The Rachel Papers, Martin Amis (1973)

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I’ve read quite a bit of Amis and The Rachel Papers has been on my list/ever-increasing pile of ‘to-reads’ since I picked up this copy in an Oxfam Bookshop last summer. Finally managing to crack into the reading you’ve been dreaming of intermittently during the mania of term time is like a sigh of relief and, knowing absolutely nothing about the story (save that it clearly involved someone called Rachel) I was looking forward to digging into my reading list with this slim volume.

Amis’ debut novel is narrated by the objectionable soon-to-be-twenty-year-old Charles Highway. On the eve of his twentieth birthday he is getting his affairs (as it were, forgive the pun…) in order. In going over his journals and records of sexual encounters he guides the reader through his transition from adolescence to adulthood. At the centre of this comic and very physical coming of age is Highway’s pursuit of and subsequent relationship with Rachel the (not very much) older woman that he has fantasised about sleeping with before he turns twenty. Highway is fascinated by his own body and holds his “secret bathroom hours” in almost religious reverence, he is hypochondrial and revels in those aspects of bodily existence that might leave others revolted. I think this is what makes the text feel a bit dated: the graphically
explicit sexual and physical descriptions may have proved more shocking in the early Seventies (?) or at least more outlandish but now, with the power of Youtube and television programmes like Embarrassing Bodies this sort of demystification is commonplace.

The narrative voice is engaging and distinctive; Highway is not a pleasant or particularly sympathetic character but he is at least a convincing one. The trouble is that so much energy is drawn into framing him that the others feel two dimensional and under-developed as if they were Highway’s own creations and exist only on the pages he is sifting through. This is problematic not only in and of itself but because it leaves the reader with no-one to care about and adds to the unavoidable feeling of, ‘Meh…. So what?’ at the end of the book.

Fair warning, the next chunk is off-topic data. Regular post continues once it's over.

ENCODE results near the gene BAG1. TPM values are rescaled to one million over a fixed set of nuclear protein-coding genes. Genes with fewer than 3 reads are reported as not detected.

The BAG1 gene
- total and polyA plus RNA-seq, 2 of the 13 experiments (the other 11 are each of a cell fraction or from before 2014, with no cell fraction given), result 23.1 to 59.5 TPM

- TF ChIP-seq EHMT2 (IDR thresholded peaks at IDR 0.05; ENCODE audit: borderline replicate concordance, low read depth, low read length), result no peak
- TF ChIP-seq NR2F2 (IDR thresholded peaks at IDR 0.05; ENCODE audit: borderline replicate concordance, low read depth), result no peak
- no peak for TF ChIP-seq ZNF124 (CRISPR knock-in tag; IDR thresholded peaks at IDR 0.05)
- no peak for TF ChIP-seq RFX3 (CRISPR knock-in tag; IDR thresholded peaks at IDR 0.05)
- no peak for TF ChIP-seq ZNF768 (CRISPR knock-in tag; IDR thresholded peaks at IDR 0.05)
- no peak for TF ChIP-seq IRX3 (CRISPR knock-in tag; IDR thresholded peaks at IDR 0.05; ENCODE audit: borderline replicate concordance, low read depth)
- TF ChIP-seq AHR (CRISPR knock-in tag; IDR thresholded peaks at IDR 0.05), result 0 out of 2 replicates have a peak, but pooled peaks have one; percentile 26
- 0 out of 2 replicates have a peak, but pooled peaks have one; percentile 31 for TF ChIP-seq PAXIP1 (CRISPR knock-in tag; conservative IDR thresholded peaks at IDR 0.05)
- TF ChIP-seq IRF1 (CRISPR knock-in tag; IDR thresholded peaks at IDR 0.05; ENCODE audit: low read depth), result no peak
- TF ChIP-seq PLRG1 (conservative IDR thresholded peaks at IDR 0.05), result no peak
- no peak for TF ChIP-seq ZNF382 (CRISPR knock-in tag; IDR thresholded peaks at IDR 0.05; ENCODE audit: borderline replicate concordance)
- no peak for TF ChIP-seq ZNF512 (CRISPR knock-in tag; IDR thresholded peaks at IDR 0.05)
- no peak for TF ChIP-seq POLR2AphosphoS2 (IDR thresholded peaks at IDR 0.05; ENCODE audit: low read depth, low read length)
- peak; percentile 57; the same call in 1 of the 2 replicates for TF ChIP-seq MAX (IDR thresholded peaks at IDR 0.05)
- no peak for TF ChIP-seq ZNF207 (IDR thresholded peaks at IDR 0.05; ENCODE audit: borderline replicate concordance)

And that is the key issue here: the plot lacks any kind of intensity and any real action. I was left thinking: OK, that obnoxious little bastard turned twenty, got his own way on every possible front and learnt absolutely nothing in the process. There is no life-changing moment, no comeuppance and indeed no sense that Highway has in any way come of age. The young Amis is technically excellent though here and the structure of the novel acts as a counterpoint to lack of movement in the narrative: the countdown to midnight drives the reader and in combination with the long, pacy speeches that become characteristic of the narrative voice the reader is almost tricked into believing that the plot is really developing. It feels like a debut novel: flawed in construction but with elements that are brilliantly executed. Perhaps a coming of age for the novelist himself. What do you lovely people think? Would be very interested to hear thoughts below…

NB You’ll notice that I linked to a site called hive rather than to Amazon – this is because it sources at local independent bookshops for delivery and we love our independent bookshops don’t we?

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